In lieu of an abstract, here is a brief excerpt of the content:

  • Notes on Contributors

Ernesto Chávez is associate professor of history at the University of Texas at El Paso. He is the author of "¡Mi Raza Primero!" (My People First!): Nationalism, Identity and Insurgency in the Chicano Movement in Los Angeles, 1966-1978 (University of California Press, 2002) and The U.S. War with Mexico: A Brief History with Documents (Bedford/St. Martin's Press, 2007). Currently, he is working on a critical biography of Ramón Novarro.

Lisa Curtis-Wendl andt is a postdoctoral research fellow in the School of Philosophical, Historical and International Studies at Monash University, Australia, where she currently explores the history of women's political thought in eighteenth-century Europe. She holds a PhD in history from Monash University as well as an MA in philosophy and English philology from the Technical and the Free University of Berlin, Germany. Her prior publications are in the fields of feminist philosophy, ancient Greek philosophy, and Christian mission history.

Thomas A. Foster is associate professor of history at DePaul University. He is the author of Sex and the Eighteenth-Century Man: Massachusetts and the History of Sexuality in America (Beacon, 2006) and the editor of Long before Stonewall: Histories of Same-Sex Sexuality in Early America (New York University Press, 2007), New Men: Manliness in Early America (New York University Press, 2011), and Documenting Intimate Matters: Primary Sources for a History of Sexuality in America (University of Chicago Press, forthcoming).

Estelle B. Freedman, the Edgar E. Robinson Professor in US History at Stanford University, is the author or editor of nine books on the history of women, feminism, and sexuality, including Feminism, Sexuality, and Politics: Essays by Estelle B. Freedman (University of North Carolina Press, 2006); No Turning Back: The History of Feminism and the Future [End Page 669] of Women (Ballantine Books, 2002); and, with John D'Emilio, Intimate Matters: A History of Sexuality in America (2nd ed., University of Chicago Press, 1997). She is currently writing a book about the political response to rape in US history.

Ramón A. Gutiérrez is the Preston & Sterling Morton Distinguished Service Professor of American History and the College and the director of the Center for the Study of Race, Politics and Culture at the University of Chicago. He is the author or editor of When Jesus Came, the Corn Mothers Went Away: Marriage, Sexuality and Power in New Mexico (Stanford University Press, 1991), Mexicans in California: Emergent Challenges and Transformations (University of Illinois Press, 2009), Contested Eden: California before the Gold Rush (University of California Press, 1998), Mexican Home Altars (University of New Mexico Press, 1997), Festivals and Celebrations in American Ethnic Communities (University of New Mexico Press, 1995), and Recovering the U.S. Hispanic Literary Heritage (Arte Público Press, 1993).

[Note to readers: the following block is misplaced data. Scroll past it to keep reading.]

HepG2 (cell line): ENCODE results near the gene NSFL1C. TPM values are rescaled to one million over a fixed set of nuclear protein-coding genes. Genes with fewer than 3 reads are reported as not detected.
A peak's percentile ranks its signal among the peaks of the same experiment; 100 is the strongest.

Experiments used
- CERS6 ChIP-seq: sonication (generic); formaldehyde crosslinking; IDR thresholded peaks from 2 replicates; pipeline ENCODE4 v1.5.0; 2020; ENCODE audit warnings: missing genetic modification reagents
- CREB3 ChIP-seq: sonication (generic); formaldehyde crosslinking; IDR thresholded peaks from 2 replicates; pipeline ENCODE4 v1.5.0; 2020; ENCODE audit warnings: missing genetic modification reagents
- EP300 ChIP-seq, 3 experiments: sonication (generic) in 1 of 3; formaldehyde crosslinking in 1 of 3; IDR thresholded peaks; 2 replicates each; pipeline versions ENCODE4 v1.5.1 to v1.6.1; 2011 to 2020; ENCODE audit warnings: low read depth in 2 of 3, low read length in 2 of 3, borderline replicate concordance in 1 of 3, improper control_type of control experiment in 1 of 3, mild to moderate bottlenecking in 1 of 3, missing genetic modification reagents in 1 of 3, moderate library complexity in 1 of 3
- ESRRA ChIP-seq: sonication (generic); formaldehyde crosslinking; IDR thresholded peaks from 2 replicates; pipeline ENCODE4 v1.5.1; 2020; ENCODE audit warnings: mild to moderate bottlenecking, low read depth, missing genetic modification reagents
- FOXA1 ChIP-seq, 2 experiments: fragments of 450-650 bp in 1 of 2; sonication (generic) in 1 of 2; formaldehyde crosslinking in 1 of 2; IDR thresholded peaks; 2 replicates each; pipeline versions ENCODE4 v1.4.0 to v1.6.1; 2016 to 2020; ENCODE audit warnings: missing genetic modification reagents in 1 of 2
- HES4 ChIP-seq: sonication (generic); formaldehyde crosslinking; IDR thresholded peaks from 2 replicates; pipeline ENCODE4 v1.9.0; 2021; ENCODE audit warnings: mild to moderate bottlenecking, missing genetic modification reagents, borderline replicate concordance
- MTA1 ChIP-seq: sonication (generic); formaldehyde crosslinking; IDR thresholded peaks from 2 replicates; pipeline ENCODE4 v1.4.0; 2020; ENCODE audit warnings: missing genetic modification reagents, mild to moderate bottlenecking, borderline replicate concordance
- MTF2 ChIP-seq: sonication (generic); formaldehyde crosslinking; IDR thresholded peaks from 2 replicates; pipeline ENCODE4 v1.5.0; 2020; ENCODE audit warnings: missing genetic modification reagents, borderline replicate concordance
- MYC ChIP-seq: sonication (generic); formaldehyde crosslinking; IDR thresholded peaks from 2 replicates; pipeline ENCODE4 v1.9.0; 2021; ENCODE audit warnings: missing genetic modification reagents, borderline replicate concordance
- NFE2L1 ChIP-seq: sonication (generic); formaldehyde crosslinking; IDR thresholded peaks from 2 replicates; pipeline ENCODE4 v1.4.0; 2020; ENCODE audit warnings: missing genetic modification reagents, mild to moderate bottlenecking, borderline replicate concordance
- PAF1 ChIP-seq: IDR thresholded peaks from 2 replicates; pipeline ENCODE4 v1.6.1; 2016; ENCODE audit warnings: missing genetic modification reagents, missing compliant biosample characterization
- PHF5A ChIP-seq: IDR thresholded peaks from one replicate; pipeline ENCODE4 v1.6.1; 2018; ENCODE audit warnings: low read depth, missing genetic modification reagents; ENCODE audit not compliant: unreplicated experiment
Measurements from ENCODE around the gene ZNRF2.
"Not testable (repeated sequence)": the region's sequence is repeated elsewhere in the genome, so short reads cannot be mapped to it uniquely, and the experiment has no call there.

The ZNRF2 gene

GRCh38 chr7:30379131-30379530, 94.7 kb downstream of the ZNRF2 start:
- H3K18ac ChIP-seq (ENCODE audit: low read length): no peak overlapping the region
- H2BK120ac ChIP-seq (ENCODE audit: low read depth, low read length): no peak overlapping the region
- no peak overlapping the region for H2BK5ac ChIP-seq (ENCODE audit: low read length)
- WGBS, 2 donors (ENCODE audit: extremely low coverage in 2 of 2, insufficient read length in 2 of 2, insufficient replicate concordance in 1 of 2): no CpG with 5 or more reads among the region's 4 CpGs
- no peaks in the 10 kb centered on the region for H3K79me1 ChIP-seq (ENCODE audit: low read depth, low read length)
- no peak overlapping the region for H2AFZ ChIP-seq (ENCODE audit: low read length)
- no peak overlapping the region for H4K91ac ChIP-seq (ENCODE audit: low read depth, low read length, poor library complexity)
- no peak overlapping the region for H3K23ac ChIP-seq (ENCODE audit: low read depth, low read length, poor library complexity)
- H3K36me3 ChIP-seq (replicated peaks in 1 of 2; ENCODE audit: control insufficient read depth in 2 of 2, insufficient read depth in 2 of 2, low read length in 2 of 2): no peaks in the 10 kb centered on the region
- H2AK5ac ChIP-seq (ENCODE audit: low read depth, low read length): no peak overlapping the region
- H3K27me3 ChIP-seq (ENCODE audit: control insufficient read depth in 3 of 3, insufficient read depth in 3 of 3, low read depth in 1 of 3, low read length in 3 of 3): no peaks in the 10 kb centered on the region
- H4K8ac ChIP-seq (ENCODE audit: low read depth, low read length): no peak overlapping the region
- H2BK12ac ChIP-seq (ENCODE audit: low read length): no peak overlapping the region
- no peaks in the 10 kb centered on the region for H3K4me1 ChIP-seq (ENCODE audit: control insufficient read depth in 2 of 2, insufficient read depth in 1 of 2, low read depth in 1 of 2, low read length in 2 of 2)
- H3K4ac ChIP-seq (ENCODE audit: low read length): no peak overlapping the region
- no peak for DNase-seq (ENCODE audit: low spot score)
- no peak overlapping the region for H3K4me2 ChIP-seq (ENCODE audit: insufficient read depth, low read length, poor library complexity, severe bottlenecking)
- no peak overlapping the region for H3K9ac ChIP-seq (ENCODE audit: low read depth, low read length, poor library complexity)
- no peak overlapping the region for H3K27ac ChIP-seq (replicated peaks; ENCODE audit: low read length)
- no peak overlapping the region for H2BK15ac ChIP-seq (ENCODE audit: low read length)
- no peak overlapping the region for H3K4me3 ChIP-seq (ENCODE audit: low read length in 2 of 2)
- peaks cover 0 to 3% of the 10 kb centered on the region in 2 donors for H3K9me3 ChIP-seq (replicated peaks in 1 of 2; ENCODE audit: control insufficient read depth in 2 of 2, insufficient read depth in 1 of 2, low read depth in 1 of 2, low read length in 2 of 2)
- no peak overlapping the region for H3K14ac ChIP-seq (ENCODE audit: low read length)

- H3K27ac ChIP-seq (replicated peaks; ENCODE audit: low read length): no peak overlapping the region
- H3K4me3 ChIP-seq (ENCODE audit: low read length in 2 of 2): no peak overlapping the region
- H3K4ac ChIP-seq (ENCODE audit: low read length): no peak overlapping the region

Rachel Jean-Baptiste is an assistant professor of African history at the University of Chicago. She has published articles on the history of sexuality, the law, marriage, gender, and family in Central Africa. Her book on marriage and urban history in Gabon is forthcoming with Ohio University Press.

Alison Lefkovitz received her PhD from the University of Chicago in 2010 and is currently a visiting assistant professor at Miami University in Ohio. She is working on a book on the politics of marriage in the United States during the era of women's liberation.

Kevin Allen Leonard is professor of history at Western Washington University. He is the author of The Battle for Los Angeles: Racial Ideology and World War II (University of New Mexico Press, 2006). He is currently at work on a book on African Americans and the environment in Cold War Los Angeles. [End Page 670]



Additional Information

Print ISSN
pp. 669-670
Launched on MUSE
Open Access
Back To Top

This website uses cookies to ensure you get the best experience on our website. Without cookies your experience may not be seamless.